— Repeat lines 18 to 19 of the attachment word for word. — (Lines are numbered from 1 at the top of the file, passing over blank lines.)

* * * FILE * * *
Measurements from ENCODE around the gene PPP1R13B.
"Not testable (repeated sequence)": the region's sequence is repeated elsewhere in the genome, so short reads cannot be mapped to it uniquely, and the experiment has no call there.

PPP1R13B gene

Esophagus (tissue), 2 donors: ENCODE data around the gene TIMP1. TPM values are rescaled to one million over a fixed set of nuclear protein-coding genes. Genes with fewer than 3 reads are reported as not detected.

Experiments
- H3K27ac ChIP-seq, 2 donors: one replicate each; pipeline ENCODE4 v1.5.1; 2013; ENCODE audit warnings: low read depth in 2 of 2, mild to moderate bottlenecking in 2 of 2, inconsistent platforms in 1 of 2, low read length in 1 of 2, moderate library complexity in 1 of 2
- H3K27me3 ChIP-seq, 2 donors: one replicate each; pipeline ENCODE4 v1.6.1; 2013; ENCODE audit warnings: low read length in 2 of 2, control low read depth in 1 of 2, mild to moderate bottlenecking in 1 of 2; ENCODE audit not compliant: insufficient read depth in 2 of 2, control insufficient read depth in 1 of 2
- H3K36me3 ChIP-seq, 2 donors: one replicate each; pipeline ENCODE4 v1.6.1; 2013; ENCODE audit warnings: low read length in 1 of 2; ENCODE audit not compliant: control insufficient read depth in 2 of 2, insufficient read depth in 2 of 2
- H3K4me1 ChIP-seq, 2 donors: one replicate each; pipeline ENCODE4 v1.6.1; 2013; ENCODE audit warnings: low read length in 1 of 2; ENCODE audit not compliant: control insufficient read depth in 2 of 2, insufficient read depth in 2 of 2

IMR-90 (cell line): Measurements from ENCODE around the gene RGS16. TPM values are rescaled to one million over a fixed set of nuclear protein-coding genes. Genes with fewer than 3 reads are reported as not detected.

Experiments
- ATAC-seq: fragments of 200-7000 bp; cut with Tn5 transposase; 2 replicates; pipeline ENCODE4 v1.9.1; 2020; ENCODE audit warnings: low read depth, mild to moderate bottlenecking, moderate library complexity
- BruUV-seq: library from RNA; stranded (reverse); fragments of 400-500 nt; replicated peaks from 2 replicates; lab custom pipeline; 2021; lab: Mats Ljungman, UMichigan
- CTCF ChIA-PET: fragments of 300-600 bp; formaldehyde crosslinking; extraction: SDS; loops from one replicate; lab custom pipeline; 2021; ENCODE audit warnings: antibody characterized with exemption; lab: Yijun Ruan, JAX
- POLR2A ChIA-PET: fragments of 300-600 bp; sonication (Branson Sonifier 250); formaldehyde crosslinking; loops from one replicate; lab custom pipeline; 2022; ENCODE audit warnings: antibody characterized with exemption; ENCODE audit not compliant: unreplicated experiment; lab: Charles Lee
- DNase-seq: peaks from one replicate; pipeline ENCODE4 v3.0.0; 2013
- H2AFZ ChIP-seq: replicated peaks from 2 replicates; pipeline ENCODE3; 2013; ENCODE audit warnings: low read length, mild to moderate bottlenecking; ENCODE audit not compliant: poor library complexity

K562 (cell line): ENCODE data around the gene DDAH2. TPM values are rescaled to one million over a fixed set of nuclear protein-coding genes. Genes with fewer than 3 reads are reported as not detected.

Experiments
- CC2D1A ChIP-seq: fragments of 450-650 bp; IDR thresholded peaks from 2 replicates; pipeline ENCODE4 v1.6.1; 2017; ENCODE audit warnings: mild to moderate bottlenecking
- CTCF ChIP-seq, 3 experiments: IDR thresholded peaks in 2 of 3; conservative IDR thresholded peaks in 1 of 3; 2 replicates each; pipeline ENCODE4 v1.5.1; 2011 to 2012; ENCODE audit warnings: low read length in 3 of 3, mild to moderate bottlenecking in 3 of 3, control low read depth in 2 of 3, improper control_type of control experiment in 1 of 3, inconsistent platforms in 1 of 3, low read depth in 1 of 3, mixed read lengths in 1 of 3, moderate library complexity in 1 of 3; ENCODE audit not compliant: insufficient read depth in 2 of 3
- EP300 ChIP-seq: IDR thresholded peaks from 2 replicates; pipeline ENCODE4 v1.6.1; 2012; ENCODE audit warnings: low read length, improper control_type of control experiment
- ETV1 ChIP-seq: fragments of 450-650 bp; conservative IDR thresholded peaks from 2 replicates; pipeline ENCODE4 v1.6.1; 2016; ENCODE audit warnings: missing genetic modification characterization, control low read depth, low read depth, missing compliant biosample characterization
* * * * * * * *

K562 (cell line): ENCODE data around the gene DDAH2. TPM values are rescaled to one million over a fixed set of nuclear protein-coding genes. Genes with fewer than 3 reads are reported as not detected.

Experiments